Osteoporosis International

, Volume 15, Issue 10, pp 834–841 | Cite as

Health-related quality of life after osteoporotic fractures

  • I. HallbergEmail author
  • A. M. Rosenqvist
  • L. Kartous
  • O. Löfman
  • O. Wahlström
  • G. Toss
Original Article


Objective: To estimate the impact of osteoporosis fractures on health-related quality of life (HRQOL) in postmenopausal women. Methods: To compare the impact on HRQOL of different osteoporotic fractures, 600 consecutive women 55–75 years old with a new fracture (inclusion fracture) were invited by mail. After exclusions by preset criteria (high-energy fractures, ongoing osteoporosis treatment, or unwillingness to participate), 303 women were included, 171 (56%) of whom had a forearm, 37 (12%) proximal humerus, 40 (13%) hip, and 55 (18%) vertebral fracture, respectively, and all were investigated and treated according to the current local consensus program for osteoporosis. In addition, HRQOL was evaluated by the SF-36 questionnaire and compared with local, age-matched reference material. Examinations were performed 82 days (median) after the fracture and 2 years later. Results: HRQOL was significantly reduced at baseline regarding all SF-36 domains after vertebral fractures and most after hip fractures, but only regarding some domains after forearm and humerus fracture. After 2 years, improvements had occurred after all types of fractures, and after forearm or humerus fracture, HRQOL was completely normalized in all domains. However, 2 years after hip fracture, HRQOL was still below normal regarding physical function, role-physical and social function, while after vertebral fracture, scores were still significantly lower for all domains, physical as well as mental. Patients with one or more previous fractures before the inclusion fracture had lower HRQOL at baseline and after 2 years, compared with those with no previous fracture. Patients with osteoporosis (T-score <−2.5 in hip or spine) had lower HRQOL than those with normal BMD. Conclusion: Vertebral and hip fractures have a considerably greater and more prolonged impact on HRQOL than forearm and humerus fractures. The number of fractures was inversely correlated to HRQOL. These differences should be taken into account when making priorities in health care programs.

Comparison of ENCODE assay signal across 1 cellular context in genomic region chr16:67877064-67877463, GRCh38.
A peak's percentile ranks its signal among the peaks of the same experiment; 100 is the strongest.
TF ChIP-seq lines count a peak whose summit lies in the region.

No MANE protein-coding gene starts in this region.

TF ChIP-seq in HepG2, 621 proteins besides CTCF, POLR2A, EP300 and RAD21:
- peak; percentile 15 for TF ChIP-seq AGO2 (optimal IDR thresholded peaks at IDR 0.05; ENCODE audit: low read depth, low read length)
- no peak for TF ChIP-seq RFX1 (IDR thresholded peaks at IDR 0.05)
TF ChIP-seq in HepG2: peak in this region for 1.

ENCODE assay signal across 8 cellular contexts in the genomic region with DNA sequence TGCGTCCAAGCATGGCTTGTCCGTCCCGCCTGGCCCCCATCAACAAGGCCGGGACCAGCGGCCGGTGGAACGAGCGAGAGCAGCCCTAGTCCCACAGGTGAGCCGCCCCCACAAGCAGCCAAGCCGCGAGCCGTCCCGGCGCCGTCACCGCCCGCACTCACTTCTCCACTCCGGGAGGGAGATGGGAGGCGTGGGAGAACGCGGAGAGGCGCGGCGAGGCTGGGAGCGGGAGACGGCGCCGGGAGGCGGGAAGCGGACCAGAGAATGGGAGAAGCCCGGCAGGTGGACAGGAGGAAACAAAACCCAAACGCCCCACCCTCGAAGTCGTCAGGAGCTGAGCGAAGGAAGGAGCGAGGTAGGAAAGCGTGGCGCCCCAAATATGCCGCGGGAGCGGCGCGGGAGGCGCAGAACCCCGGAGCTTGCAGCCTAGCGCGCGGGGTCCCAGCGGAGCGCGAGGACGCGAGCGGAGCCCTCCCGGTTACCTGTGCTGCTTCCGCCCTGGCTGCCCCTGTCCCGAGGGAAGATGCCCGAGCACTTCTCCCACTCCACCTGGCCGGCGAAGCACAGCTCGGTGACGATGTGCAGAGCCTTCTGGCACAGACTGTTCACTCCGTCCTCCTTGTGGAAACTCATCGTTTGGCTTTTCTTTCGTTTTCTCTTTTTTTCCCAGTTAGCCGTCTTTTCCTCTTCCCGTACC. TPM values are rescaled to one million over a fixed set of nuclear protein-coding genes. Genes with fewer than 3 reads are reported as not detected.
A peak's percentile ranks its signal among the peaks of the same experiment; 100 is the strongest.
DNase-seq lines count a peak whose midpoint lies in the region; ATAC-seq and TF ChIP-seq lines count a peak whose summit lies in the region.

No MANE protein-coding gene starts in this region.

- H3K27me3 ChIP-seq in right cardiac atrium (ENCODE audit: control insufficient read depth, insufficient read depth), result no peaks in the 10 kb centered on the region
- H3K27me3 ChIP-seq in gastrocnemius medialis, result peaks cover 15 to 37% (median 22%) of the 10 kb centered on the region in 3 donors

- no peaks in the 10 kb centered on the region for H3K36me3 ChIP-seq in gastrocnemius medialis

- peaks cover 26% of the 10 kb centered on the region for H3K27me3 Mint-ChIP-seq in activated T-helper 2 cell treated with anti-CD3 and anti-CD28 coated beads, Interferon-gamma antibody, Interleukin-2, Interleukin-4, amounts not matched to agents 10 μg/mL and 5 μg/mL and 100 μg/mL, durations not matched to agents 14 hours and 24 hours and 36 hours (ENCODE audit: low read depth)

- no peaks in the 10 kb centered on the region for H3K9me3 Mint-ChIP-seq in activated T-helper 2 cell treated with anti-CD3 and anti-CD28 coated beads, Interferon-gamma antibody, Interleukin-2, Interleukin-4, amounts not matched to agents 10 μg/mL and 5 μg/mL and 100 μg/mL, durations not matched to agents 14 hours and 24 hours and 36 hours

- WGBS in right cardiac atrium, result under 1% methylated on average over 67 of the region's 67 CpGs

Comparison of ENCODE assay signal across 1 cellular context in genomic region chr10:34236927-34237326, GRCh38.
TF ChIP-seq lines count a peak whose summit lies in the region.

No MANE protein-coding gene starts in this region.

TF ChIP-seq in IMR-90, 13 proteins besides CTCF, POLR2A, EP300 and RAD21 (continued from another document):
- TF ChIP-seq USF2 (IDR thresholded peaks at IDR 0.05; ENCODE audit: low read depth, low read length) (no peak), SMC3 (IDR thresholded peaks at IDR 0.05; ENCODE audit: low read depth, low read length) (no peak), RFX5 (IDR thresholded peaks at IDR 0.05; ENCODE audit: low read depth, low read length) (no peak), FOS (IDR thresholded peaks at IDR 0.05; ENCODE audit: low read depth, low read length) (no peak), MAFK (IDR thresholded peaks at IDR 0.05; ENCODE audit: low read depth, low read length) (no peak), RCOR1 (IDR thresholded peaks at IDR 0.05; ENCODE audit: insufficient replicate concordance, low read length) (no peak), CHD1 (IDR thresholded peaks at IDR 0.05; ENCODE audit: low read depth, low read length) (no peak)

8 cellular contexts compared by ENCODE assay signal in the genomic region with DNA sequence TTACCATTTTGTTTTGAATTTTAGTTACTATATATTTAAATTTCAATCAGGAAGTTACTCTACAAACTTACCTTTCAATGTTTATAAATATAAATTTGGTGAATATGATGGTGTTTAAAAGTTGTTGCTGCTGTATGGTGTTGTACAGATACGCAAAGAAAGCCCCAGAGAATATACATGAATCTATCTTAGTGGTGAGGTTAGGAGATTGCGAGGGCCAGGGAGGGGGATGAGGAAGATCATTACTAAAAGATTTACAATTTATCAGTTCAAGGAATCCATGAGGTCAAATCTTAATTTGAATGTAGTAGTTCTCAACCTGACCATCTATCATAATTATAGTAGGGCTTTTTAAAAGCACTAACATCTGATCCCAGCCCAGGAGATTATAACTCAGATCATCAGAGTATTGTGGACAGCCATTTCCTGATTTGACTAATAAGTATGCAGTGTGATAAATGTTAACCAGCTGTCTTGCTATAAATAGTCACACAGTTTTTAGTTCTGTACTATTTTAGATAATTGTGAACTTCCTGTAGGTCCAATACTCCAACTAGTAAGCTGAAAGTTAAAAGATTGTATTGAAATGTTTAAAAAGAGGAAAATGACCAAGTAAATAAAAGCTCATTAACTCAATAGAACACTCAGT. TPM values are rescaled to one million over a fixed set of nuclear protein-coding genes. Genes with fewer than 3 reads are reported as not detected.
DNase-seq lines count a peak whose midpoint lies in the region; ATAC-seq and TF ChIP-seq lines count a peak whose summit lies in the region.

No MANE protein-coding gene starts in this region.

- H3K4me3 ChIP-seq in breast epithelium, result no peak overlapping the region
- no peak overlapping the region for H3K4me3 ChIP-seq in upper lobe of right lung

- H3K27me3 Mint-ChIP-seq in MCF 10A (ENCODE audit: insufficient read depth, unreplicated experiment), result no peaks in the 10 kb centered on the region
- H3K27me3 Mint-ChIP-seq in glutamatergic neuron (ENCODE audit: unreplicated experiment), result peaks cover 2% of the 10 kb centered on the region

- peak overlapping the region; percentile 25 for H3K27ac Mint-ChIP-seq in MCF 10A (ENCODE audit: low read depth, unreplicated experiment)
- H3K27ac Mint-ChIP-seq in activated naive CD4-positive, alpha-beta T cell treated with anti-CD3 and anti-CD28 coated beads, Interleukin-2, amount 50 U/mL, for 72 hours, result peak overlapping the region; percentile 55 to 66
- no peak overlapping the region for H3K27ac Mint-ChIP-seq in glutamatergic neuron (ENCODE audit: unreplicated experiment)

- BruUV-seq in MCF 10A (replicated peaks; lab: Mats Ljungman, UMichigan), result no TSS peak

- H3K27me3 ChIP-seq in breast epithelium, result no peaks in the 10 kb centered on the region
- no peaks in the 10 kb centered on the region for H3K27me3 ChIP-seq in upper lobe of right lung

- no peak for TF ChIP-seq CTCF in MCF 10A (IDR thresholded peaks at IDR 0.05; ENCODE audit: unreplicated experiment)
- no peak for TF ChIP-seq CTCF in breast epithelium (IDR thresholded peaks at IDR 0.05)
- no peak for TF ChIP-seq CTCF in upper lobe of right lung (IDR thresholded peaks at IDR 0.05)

Fracture Health-related quality of life Osteoporosis SF-36 



We thank Marit Andersson, Bibbi Gurung, and Helene Hall, Linköping University Hospital, for all help in the administration, mineral density measurements, and care of patients in the study. This study was supported by grants from the County Council of Östergötland, Sweden.


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Copyright information

© International Osteoporosis Foundation and National Osteoporosis Foundation 2004

Authors and Affiliations

  • I. Hallberg
    • 1
    Email author
  • A. M. Rosenqvist
    • 2
  • L. Kartous
    • 2
  • O. Löfman
    • 3
  • O. Wahlström
    • 4
  • G. Toss
    • 1
  1. 1.Osteoporosis Unit, Department of Endocrinology and Gastroenterology, IMV, University HospitalLinköping UniversityLinköpingSweden
  2. 2.Department of GeriatricsRyhovs HospitalJönköpingSweden
  3. 3.Centre for Public Health Science, IHSLinköping UniversityLinköpingSweden
  4. 4.Department of Orthopedics, INRLinköping UniversityLinköpingSweden

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